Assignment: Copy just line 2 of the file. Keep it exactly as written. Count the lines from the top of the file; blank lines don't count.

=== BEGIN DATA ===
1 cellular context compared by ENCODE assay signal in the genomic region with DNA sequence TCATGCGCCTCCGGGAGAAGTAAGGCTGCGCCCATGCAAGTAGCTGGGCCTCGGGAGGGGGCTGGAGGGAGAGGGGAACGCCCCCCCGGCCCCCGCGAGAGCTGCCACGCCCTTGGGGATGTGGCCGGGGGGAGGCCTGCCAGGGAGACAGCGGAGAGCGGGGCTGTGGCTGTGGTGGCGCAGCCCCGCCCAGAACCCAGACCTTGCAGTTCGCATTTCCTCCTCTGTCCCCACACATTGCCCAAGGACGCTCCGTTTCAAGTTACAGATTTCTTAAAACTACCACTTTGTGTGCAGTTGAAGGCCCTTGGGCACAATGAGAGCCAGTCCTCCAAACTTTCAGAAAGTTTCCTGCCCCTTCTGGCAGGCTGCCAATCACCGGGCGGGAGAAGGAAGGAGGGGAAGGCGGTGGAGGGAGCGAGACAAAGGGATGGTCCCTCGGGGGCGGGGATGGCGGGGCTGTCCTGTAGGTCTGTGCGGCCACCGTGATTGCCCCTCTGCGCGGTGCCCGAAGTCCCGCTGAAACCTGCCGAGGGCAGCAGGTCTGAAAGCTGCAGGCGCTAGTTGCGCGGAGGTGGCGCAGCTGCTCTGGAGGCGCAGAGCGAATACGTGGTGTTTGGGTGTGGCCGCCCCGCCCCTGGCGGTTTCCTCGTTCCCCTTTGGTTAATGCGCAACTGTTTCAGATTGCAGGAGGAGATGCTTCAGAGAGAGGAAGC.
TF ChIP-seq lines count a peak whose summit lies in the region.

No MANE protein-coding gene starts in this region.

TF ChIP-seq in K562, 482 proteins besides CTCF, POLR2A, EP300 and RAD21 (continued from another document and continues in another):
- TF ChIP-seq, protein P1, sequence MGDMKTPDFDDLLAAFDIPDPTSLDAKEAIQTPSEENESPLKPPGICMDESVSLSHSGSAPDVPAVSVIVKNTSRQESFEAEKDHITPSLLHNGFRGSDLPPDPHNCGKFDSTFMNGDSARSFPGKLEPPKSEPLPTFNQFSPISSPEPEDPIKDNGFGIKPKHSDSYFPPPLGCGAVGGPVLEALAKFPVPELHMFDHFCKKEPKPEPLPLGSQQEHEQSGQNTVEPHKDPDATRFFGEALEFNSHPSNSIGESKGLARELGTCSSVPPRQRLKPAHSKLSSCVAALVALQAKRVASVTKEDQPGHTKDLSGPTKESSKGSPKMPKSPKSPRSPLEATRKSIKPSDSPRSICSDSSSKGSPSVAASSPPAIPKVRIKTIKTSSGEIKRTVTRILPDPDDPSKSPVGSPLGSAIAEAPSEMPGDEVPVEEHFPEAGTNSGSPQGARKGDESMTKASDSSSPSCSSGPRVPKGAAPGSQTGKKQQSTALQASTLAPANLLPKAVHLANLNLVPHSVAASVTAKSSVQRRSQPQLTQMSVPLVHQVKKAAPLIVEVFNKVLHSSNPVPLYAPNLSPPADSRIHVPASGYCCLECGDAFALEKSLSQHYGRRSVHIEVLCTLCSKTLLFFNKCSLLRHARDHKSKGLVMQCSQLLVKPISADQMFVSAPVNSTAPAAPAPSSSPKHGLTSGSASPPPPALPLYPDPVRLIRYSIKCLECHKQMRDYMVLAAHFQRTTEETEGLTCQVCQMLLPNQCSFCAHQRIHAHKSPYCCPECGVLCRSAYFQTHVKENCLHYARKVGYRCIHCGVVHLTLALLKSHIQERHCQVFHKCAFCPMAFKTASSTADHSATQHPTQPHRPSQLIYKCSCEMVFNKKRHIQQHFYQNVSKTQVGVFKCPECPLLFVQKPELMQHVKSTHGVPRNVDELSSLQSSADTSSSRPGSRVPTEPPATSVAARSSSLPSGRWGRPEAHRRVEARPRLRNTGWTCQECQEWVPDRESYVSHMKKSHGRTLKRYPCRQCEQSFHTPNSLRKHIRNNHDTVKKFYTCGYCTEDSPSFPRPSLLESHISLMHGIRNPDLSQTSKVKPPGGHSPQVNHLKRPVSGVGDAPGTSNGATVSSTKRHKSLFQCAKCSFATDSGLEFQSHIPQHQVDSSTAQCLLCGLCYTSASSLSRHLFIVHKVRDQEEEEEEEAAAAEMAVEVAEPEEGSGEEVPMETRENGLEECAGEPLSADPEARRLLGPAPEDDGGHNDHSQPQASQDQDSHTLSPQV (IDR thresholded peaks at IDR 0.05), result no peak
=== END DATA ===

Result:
TF ChIP-seq lines count a peak whose summit lies in the region.